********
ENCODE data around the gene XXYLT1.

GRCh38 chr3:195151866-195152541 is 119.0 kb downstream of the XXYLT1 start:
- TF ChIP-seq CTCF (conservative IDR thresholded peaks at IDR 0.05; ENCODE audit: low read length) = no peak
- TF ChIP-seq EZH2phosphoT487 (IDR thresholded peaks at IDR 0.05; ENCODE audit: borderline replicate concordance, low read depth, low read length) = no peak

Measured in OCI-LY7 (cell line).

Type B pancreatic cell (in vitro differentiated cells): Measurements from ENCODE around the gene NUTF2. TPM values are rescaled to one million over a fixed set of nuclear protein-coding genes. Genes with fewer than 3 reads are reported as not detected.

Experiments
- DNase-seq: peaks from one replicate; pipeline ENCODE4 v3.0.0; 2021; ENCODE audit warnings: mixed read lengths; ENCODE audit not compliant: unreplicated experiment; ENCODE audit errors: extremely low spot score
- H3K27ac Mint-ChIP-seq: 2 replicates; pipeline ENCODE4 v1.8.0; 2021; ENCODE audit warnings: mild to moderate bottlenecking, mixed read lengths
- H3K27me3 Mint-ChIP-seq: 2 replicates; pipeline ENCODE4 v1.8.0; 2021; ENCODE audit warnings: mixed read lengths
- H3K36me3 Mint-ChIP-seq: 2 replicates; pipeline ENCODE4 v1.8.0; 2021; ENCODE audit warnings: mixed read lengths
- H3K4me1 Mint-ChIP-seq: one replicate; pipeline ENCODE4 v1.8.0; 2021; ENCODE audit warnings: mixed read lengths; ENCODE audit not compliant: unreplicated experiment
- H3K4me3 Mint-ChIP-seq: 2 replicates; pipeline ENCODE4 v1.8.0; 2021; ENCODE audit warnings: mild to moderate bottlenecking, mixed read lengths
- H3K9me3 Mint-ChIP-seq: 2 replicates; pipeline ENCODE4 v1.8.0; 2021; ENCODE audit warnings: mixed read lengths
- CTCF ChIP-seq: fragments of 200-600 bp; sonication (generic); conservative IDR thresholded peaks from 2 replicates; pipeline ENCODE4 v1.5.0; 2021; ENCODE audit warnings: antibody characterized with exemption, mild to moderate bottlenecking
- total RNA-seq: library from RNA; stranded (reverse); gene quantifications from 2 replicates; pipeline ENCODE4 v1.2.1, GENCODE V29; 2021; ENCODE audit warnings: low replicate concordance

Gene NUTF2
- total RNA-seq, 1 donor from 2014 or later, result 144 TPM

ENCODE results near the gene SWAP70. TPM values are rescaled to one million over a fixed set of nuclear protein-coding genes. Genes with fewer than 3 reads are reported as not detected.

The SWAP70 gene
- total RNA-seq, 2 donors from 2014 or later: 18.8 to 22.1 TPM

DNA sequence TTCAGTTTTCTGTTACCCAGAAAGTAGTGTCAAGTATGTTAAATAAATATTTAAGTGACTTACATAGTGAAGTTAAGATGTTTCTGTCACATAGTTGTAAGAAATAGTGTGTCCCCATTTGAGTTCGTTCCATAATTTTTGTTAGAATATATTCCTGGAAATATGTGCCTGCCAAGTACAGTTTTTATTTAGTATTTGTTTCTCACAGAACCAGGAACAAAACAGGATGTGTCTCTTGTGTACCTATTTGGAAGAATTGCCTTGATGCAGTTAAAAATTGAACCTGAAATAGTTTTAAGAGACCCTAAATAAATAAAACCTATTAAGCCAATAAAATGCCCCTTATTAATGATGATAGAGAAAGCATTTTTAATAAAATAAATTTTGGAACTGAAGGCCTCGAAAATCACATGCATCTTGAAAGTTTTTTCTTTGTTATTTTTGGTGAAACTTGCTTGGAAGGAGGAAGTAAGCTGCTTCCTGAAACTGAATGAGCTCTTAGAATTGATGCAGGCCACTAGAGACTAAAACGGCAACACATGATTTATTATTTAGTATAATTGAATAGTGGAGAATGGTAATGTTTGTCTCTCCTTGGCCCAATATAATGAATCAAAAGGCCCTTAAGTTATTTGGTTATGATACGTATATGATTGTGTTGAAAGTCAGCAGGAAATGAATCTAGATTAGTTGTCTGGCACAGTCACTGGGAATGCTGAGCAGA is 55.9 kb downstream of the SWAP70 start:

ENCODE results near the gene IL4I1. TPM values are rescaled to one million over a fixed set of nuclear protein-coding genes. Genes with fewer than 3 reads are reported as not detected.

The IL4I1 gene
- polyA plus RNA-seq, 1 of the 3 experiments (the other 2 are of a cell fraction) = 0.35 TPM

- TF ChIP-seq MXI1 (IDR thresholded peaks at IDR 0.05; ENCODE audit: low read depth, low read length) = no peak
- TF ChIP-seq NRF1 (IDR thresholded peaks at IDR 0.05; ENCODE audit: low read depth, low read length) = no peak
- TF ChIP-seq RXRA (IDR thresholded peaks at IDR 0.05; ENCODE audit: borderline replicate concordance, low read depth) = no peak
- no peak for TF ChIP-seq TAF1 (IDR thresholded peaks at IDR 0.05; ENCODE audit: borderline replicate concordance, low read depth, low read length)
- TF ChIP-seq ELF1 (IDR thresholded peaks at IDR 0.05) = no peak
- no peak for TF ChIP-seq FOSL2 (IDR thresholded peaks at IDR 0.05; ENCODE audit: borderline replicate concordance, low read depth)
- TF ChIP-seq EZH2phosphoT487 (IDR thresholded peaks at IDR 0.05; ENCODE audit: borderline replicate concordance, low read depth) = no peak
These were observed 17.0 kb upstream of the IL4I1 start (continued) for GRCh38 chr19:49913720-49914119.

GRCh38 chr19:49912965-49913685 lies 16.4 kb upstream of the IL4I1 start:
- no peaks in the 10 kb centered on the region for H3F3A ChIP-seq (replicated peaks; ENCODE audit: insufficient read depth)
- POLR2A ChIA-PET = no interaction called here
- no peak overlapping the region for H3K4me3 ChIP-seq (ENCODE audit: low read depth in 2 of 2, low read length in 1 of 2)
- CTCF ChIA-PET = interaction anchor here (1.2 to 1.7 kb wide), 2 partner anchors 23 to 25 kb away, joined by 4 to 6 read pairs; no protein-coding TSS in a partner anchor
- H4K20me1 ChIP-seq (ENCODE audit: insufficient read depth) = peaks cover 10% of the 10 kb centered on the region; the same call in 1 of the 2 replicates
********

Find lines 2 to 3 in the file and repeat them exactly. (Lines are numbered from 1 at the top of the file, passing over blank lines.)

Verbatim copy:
GRCh38 chr3:195151866-195152541 is 119.0 kb downstream of the XXYLT1 start:
- TF ChIP-seq CTCF (conservative IDR thresholded peaks at IDR 0.05; ENCODE audit: low read length) = no peak